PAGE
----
Code of Ethics in Early Childhood Education

Code of Ethics in ECE

National Association for the Education of Young Children: Code of Ethical Conduct and Statement of Commitment

Section I: Ethical Responsibilities to Children

I-1.8       To support the right of each child to play and learn in an inclusive environment that meets the needs of children with and without disabilities.

Personal and Professional Perspective:  All early childhood schools and institutions should create an environment where all children feel welcomed, included, nurtured and most importantly feel that their individual needs are recognized and developed.  In addition, all children should receive the benefit of great child development and learning, irrespective of their individual differences.

Section II: Ethical Responsibilities to Families

I-2.4       To listen to families, acknowledge and build upon their strengths and competencies, and learn from families as we support them in their task of nurturing children.

I-2.5       To respect the dignity and preferences of each family and to make an effort to learn about its structure, culture, language, customs, and beliefs.

Personal and Professional Perspective:  All families come from different cultures, religious beliefs, racial identities, economic structures and political beliefs which impact each child’s development and relationships to the world, thus it important that as early childhood educators and professionals we welcome those differences and integrate them into the classroom environment, curriculum and activities.  In the long run, it benefits all involved in the development of these young children and their families.   The more we can share our similarities the more we will be able to work together for the common good of our society.

Section IV: Ethical Responsibilities to Community and Society

I-4.4       To work through education, research and advocacy toward a society in which all young children have access to high-quality early care and education programs.

Personal and Professional Perspective: It is important for all children to have access to high-quality early care and education for the advancement of future generations and our society.  Many families just do not have the means to acquire quality affordable early care or education.  Both early care which involves health care, nutrition and a safe environment and early childhood programs are imperative to parents of underrepresented populations.  Without these services, families would not be able to survive or thrive in our society.

The Division for Early Childhood:  Code of Ethics

I               Professional Practice
  1. We shall strive for the highest level of personal and professional competency by seeking and using new evidence based information to improve our practices while also responding openly to the suggestions of others.

Personal and Professional Perspective:  It is essential to the service and growth of children and families with disabilities to be able to utilize the latest research to improve instruction, the quality of services and best possible approaches to learning and child development.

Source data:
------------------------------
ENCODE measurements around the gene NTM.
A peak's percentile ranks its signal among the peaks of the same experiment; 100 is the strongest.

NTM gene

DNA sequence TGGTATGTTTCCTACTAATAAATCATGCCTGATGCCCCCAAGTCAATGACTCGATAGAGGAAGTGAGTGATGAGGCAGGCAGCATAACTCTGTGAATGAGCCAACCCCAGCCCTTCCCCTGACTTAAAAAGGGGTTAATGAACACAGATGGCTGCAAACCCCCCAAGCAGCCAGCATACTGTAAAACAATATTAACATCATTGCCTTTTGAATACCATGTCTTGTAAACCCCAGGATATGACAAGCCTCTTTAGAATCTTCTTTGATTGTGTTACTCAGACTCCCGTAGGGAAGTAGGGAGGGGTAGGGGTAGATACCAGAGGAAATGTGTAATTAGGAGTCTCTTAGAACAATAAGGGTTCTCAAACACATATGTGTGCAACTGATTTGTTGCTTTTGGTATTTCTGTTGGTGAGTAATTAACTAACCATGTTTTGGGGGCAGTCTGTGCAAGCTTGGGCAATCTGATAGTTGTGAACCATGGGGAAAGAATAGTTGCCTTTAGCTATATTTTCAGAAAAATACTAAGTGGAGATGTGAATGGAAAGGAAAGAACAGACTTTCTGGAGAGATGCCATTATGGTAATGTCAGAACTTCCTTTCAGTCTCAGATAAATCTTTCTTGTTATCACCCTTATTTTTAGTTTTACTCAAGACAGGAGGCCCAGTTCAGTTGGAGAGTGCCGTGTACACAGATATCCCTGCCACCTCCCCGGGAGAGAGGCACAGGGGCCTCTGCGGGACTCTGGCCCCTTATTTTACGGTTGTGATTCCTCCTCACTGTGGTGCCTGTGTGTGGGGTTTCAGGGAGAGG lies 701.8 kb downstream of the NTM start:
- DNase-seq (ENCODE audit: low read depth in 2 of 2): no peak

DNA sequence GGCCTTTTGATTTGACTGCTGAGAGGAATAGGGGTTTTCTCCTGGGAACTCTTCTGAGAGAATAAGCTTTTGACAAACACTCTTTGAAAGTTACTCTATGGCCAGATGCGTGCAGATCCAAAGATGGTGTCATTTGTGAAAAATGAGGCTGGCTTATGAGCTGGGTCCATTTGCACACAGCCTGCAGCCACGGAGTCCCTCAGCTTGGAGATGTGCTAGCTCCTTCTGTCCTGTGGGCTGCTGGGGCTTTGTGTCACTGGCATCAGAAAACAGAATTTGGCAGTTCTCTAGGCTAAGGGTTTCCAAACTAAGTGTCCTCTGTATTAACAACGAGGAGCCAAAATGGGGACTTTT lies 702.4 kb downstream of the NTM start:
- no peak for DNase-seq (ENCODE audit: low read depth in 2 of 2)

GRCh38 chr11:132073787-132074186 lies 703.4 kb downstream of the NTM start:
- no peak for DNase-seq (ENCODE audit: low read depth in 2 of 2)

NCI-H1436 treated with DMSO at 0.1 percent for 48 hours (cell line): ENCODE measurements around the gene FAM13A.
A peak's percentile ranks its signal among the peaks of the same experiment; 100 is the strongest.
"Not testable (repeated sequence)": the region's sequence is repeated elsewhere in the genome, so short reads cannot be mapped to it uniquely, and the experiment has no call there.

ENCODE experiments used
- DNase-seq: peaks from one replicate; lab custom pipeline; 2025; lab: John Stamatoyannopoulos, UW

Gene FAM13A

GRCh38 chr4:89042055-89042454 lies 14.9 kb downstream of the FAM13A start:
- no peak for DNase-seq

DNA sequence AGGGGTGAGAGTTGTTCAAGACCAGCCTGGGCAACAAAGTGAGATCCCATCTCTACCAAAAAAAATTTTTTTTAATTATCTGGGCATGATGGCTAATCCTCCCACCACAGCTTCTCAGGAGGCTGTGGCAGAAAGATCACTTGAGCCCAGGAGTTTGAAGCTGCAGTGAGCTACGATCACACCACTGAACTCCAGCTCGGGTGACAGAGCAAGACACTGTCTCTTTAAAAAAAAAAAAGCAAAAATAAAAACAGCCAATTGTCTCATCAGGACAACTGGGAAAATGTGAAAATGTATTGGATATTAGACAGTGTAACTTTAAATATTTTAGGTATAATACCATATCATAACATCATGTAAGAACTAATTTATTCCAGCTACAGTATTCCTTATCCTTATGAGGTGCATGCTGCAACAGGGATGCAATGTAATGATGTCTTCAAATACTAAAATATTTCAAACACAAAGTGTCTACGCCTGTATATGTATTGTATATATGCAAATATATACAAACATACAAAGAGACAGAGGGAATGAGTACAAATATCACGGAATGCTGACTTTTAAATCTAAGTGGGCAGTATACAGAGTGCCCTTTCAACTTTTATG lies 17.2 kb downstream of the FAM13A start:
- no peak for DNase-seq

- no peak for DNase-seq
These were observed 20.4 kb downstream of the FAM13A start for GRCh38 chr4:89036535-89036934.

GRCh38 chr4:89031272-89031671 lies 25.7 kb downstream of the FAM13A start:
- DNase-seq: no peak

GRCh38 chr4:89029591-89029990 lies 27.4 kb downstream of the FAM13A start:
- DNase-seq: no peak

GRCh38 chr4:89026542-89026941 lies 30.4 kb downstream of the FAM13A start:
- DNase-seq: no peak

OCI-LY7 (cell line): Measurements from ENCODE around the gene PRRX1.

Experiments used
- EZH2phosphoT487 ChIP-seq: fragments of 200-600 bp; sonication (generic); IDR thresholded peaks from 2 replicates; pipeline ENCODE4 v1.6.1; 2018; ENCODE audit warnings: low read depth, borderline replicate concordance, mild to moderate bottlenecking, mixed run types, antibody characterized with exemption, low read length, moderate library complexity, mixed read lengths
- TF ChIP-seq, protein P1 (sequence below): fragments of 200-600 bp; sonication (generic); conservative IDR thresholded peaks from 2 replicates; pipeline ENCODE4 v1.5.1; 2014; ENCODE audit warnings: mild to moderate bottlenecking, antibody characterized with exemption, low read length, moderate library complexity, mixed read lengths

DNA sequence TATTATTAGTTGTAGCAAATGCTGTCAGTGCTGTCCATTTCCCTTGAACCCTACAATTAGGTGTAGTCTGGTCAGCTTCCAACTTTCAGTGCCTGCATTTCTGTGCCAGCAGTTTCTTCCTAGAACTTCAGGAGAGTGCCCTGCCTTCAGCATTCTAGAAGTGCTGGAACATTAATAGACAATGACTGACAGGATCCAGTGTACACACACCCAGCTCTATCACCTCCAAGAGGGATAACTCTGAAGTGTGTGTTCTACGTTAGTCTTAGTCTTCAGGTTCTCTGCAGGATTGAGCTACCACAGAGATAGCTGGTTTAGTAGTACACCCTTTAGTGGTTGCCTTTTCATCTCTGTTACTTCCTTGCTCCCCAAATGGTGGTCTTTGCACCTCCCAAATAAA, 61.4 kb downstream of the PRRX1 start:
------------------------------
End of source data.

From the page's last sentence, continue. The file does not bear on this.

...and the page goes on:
II Professional Development Preparation
  1. We shall engage in ongoing and systematic reflective inquiry and self-assessment for the purpose of continuous improvement for professional performance and services to young children with disabilities and their families.

Personal and Professional Perspective: Professionals should always be in the state of reflective teaching in order to acquire the knowledge and skills needed to work with all children regardless of their individual needs.  Through the balance of careful reflective teaching and professional development, early childhood teachers continue to learn best practices, competencies, and evidence based information to enhance and improve child development, planning, and instruction.

III            Responsive Family Centered Practices
  1. We shall empower families with information and resources so that they are informed consumers of series for their children.

Personal and Professional Perspective: The phrase “Knowledge is power” is a belief which conveys the idea that when an individual knows more, an individual has the power to improve and enhance their lives.  Empowering our families with information can be the catalyst that changes their lives for the better.  Introducing families and children to new information that will improve their health, education, nutrition, or family dynamic can not only help the overall happiness of a child and their family but also facilitate tremendous growth in childhood development.


Division for Early Childhood of the Council for Exceptional. (2009, August). Code of Ethics. Retrieved from The Division for Early Childhood: https://class.waldenu.edu/bbcswebdav/institution/USW1/201760_46/MS_MECS/EDUC_6005/Week%207/Resources/Resources/embedded/dec_codeofethics.pdf

National Association for the Education of Young Children. (2005, April). Code of Ethical Conduct and Statement of Commitment. Retrieved from NAtional Association for the Education of Young Children: https://class.waldenu.edu/bbcswebdav/institution/USW1/201760_46/MS_MECS/EDUC_6005/Week%207/Resources/Resources/embedded/naeyc_codeofethicspdf.pdf


Ideas for Bringing Humor into the Classroom | National Association for the Education of Young Children | NAEYC TYC | Teaching Young Children Magazine

Hi Guys! This is a good read for new and seasoned early childhood teachers about the way we approach teaching in the classroom.  Sometimes we need to breathe and take ourselves a lot less serious.  Check out this article from NAECY.

Source: Ideas for Bringing Humor into the Classroom | National Association for the Education of Young Children | NAEYC TYC | Teaching Young Children Magazine